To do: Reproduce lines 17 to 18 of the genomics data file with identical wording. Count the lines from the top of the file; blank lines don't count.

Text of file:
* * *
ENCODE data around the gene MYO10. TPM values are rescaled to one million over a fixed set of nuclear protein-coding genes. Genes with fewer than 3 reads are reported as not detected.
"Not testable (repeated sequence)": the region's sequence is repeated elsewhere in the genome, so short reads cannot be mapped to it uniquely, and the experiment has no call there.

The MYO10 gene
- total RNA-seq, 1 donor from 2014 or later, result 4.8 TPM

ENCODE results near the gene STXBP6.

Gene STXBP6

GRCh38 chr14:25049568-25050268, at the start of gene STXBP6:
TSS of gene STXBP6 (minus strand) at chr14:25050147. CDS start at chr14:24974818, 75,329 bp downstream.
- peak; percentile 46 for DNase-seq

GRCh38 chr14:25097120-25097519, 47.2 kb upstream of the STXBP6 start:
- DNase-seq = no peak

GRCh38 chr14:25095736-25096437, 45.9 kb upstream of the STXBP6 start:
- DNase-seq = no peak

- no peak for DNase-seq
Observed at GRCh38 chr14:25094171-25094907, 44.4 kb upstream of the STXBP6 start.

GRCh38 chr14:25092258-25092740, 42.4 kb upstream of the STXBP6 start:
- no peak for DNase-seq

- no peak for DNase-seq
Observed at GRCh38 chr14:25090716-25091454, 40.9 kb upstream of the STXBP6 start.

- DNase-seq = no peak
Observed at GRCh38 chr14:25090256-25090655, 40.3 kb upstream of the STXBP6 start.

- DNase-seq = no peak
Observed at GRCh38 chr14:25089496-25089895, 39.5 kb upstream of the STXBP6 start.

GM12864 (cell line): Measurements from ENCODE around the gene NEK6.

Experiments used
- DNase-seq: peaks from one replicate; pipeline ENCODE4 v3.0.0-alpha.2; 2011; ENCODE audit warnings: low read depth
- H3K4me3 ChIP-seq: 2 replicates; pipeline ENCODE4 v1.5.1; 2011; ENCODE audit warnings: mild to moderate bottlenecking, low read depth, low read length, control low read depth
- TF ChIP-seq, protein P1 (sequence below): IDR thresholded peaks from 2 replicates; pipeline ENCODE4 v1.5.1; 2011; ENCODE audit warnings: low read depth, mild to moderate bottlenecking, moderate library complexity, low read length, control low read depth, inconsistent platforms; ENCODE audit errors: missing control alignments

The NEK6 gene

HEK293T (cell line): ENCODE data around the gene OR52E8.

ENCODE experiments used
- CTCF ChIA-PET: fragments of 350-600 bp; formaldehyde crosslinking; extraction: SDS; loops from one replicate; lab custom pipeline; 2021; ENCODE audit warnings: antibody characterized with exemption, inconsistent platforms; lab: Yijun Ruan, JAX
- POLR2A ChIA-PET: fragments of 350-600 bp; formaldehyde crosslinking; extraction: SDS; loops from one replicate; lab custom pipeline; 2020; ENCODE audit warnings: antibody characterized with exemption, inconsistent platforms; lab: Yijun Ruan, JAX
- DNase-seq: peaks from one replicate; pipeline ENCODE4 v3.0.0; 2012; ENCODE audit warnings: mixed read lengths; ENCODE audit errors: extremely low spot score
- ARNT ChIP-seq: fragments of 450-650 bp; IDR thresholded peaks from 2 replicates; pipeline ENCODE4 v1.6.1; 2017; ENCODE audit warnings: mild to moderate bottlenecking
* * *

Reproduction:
- no peak for DNase-seq

- no peak for DNase-seq